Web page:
B1: 8.01 Ethics

The term ethics refers to a system of expected or desired behaviour. All the main accounting bodies in the UK have Codes of Professional Ethics that detail what is expected of their members. These codes are based upon the code of professional ethics created by the International Ethics Standards Board for Accountants (“IESBA”).

It is important that all of the accounting bodies hold their members to a high standard of behavior. If accounting professionals cannot be trusted, the profession will quickly fall into disrepute and there would be no advantage for accountants to become members of these bodies.

The Codes of Professional Ethics issued by all the UK accounting bodies include five fundamental principles that their members must adopt.

The Fundamental Ethical Principles


Accountants must be honest, straightforward and fair in all their professional and business relationships.

Accountants should therefore avoid telling lies or deliberately misleading others. They must also ensure that they are not associated with any documents (e.g. accounts or tax returns) that they know contain lies or misleading information.

Professional behavior

Accountants must act in accordance with laws and regulations that affect them and must not do anything that might bring the profession into disrepute.

Whilst an accountant’s primary responsibility is to their employer or their client, they also have responsibilities to act in the wider interest of society.


Accountants must ensure that their judgement is unaffected by bias, conflicts of interest and the undue interest of others

Professional competence and due care

Accountants must ensure that they have the necessary skills and knowledge to do their work to a high standard. They must also ensure that they put in the required time and effort when completing their work.


Accountants must not disclose (i.e. release) confidential information gained from their professional or business relations, nor can they gain from their knowledge of confidential information either directly or indirectly. There are however, some circumstances when an accountant may disclose confidential information:

  1. When the accountant has been properly authorized to disclose the information and it is legal to do so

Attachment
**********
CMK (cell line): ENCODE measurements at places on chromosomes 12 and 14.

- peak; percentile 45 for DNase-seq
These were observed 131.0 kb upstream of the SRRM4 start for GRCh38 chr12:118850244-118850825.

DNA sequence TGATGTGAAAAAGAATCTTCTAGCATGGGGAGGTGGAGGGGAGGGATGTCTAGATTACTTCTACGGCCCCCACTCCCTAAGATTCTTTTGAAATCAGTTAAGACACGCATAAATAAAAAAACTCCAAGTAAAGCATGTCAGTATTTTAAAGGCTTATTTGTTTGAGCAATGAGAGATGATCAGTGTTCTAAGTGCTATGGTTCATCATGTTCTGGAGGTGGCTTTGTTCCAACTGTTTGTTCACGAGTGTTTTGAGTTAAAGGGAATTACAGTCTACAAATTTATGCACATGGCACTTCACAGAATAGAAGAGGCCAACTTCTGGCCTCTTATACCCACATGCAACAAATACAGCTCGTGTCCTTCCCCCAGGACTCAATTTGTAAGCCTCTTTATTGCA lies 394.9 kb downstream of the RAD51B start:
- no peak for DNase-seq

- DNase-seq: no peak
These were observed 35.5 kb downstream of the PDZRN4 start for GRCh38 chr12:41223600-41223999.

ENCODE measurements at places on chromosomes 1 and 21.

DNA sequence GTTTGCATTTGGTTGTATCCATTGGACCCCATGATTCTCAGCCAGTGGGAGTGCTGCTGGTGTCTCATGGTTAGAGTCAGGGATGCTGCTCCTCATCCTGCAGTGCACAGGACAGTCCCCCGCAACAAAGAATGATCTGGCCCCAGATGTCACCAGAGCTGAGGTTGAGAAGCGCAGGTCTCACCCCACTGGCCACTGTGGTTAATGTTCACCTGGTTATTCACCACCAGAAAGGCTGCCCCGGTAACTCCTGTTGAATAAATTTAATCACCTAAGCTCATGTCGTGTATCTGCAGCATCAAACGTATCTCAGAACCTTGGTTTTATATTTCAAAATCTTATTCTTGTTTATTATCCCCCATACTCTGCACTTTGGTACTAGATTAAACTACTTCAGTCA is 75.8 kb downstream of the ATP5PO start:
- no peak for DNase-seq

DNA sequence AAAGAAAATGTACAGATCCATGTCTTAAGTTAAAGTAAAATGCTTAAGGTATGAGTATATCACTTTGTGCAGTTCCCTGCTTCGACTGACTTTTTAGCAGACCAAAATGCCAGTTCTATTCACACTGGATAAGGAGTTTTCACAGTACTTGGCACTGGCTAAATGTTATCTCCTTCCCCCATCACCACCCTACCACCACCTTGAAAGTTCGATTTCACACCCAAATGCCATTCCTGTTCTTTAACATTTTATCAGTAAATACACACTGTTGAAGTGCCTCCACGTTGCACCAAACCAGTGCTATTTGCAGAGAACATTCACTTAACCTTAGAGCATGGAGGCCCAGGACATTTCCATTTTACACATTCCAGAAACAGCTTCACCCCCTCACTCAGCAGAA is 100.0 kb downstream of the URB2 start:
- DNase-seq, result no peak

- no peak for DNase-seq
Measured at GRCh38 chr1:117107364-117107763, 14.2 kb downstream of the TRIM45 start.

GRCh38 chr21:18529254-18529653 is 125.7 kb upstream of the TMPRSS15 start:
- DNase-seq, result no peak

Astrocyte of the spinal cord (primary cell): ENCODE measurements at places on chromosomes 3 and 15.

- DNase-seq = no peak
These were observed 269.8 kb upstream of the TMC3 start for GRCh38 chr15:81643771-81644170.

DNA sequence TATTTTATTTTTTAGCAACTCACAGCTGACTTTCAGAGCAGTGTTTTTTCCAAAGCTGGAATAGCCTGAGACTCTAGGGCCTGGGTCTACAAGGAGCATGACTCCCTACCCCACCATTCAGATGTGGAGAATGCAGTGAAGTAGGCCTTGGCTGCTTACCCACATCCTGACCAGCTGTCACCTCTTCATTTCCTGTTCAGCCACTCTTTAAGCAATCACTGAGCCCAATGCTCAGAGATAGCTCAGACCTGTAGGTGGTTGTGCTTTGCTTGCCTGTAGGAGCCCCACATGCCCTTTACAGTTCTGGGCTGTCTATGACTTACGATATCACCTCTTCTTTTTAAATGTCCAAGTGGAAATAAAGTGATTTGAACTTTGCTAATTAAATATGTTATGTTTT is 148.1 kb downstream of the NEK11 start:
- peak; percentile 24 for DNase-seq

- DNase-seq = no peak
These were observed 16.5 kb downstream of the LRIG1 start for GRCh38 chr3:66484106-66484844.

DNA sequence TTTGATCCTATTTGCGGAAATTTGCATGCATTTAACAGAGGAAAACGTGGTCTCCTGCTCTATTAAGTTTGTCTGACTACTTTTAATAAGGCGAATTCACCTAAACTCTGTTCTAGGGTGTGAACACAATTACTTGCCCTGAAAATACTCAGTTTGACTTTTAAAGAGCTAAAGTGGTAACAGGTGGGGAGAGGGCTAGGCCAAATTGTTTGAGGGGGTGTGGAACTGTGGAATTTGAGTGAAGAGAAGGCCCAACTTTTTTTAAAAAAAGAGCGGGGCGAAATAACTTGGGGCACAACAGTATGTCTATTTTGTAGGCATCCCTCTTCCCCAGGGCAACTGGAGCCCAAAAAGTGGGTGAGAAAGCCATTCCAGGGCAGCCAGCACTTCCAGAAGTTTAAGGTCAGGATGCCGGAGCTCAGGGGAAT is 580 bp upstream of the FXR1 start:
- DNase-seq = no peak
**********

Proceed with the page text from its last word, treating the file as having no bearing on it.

2. When there is a legal requirement to disclose the information
  3. When there is a professional right or duty to disclose the information

Threats to the fundamental ethical principles

Every year, some accountants and bookkeepers breach their ethical principles; buy why?

The codes of professional ethics identify five reasons why this might happen. These reasons are known as “threats” and are as follows:


A self-interest threat exists where the accountant or bookkeeper would benefit in some way by acting improperly. For example, if an accountant is offered money to disclose information about an employee’s pay, they would benefit from breaching confidentiality


A self-review threat exists where an accountant or bookkeeper is reviewing their own work or past decisions. This is because he or she might be inclined to overlook any errors in order to avoid criticism or other adverse consequences that may occur if the errors become known.


An intimidation threat exists where an accountant or bookkeeper has been threatened by another in order to force them to act improperly. This can include threats to their job security, their finances, the well-being and so on.


A familiarity threat exists where there is a long-standing or close relationship. For example, if you are preparing a VAT return for a close family member and discover that they have been deliberately under-declaring their VAT liabilities you might find it difficult to do the right thing as you would be causing problems for someone you care about.


Advocacy is a threat only for those working in an accountancy practice (i.e. where accountants offer their services to clients). It can exist when an accountant becomes too closely aligned with the interests of their client and thereby loses their independence. An example might be where an accountant helps a client raise money from investors and then audits that client’s accounts. In this situation the accountant has promoted the business and may therefore find it difficult to be objective when deciding whether the client’s accounts give a true and fair picture of the client’s finances.

Consequences of breaching the fundamental ethical principles

If an accountant breaches one or more of their fundamental ethical principles they may face some adverse consequences:

  1. The accountant could face criminal prosecution if their actions were illegal which could lead to fines or even, imprisonment
  2. The accountant could be sued in the civil courts if their actions caused losses to others and could then be ordered to pay damages
  3. The accountant could be disciplined at work or could lose clients
  4. If the accountant is a member of a professional accounting body they could be disciplined by that accounting body which could result in reprimands, fines or even expulsion from membership

It is therefore important for all accountants and bookkeepers to act ethically in all their business and professional activities.

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